In the late 1970s, alternative energy was nearly as popular in California as alternative lifestyles. Fertilized by state and federal tax incentives, windmills sprouted east of San Francisco by the thousand. Patches of the Mojave Desert were carpeted with panels that collected the sun's energy. But when the tax breaks dried up, so did the projects. Luz International Ltd., a top maker of solar gear, went bankrupt.
The times are changing, however. Bolstered by improved technology and revived support from Washington, renewable energy is making a comeback--and not just out West. On Aug. 6, some 68 utilities across the country agreed to buy as much as $500 million worth of solar panels over the next five years to generate electricity. Two weeks later, utilities in Maine, Texas, and Vermont signed on for Energy Dept. tests of new, more efficient wind turbines. And in October, the industry-funded Utility Renewable Resources Assn. decided to refocus exclusively on finding clean ways to burn biomass--wood and other plant material. "We're seeing a revolution in the way we create and use power," says Frank M. Stewart Jr., acting assistant energy secretary for efficiency and renewable energy. Already, Southern California Edison Co., a pioneer in such efforts, gets 13% of its electricity from these renewable sources vs. 1% in 1985.
"TRUCKING ALONG." Most of the renewables are still infant technologies with big cost disadvantages (table). So they won't displace fossil fuels right away, if ever. Currently, nearly 55% of the nation's electricity comes from coal, 22% from nuclear reactors, 13% from oil and natural gas, and about 9% from hydro generators. Wind and solar power account for less than 1% of the total, a share that's expected to rise only slowly.
Still, after being slashed by 76% during the Reagan era, federal spending for research on renewable energy will climb 36% in fiscal 1994, to $347 million. If this money is used well, says Robert L. San Martin, deputy assistant secretary for utility technologies at the Energy Dept., perhaps 5% of U.S. electricity could come from wind and sun within 20 years. Well before then, the market opportunities could be tantalizing. "If we supplied just 1% of the world's electricity by the end of the century, we'd be trucking along at $3 billion to $4 billion [in sales] a year," says Gerald R. Alderson, president and CEO of Kenetech Inc. in San Francisco, the nation's largest wind-power company.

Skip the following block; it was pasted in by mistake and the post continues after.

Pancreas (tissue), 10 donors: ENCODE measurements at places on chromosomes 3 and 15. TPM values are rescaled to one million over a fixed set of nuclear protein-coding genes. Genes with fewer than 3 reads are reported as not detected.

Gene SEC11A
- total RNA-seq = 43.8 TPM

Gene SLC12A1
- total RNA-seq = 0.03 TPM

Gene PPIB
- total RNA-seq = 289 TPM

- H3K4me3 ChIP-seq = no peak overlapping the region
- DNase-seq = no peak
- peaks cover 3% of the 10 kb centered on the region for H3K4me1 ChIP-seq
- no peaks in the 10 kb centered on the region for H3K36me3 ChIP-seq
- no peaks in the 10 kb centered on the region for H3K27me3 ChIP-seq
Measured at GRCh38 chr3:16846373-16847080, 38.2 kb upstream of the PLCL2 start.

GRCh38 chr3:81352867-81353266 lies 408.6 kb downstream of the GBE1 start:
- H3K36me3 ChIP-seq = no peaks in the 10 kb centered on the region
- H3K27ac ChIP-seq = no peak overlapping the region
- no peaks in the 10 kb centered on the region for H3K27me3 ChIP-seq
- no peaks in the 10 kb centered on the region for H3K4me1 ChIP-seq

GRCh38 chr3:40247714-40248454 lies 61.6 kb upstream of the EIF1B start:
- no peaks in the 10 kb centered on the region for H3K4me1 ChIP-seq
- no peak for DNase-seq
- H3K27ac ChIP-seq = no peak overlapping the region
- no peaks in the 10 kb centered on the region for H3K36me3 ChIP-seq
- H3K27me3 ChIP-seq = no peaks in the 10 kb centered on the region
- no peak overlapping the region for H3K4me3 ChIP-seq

Wind power, in fact, "is on the doorstep of commercial reality," says Edgar DeMeo, manager of the solar-power program at the utility-funded Electric Power Research Institute in Palo Alto, Calif. Since 1981, commercial power generated from wind worldwide has leaped from 15 megawatts to 2,652 megawatts, according to the Worldwatch Institute, a nonprofit research body in Washington. The U.S. generates most of this--65%. But maybe not for long: Worldwatch experts say that by 2005 the European Community aims to be generating 8,000 Mw of electricity from wind, or 1% of its total.
FASTER SPIN. Those windmills will be more sophisticated than the giant propellers that covered California's Altamont Pass in the 1980s to catch the powerful Pacific breezes. None of those early models could generate electricity for less than 7 1/2 per kilowatt hour, 50% more than from coal or nuclear. But in late 1991, a Kenetech subsidiary, U.S. Windpower Inc., unveiled a better turbine, the 33M-VS. The company is now selling electricity from this machine for as little as 5 per kwh.
To finance production of the new turbine, Kenetech went public in September, raising $92 million. Alderson says the company has $600 million in firm orders from such utilities as New England Electric System, which will buy roughly 20 Mw of wind power by 1998. Last April, meanwhile, U.S. Windpower formed a partnership with a Ukrainian utility called Krimenergo to build a 500-Mw wind farm on the Crimean peninsula in hopes of hastening the closure of nuclear plants at Chernobyl. The company is also negotiating with the European Utility Consortium to provide 150 Mw of power--enough to run about 50,000 homes--by 1999.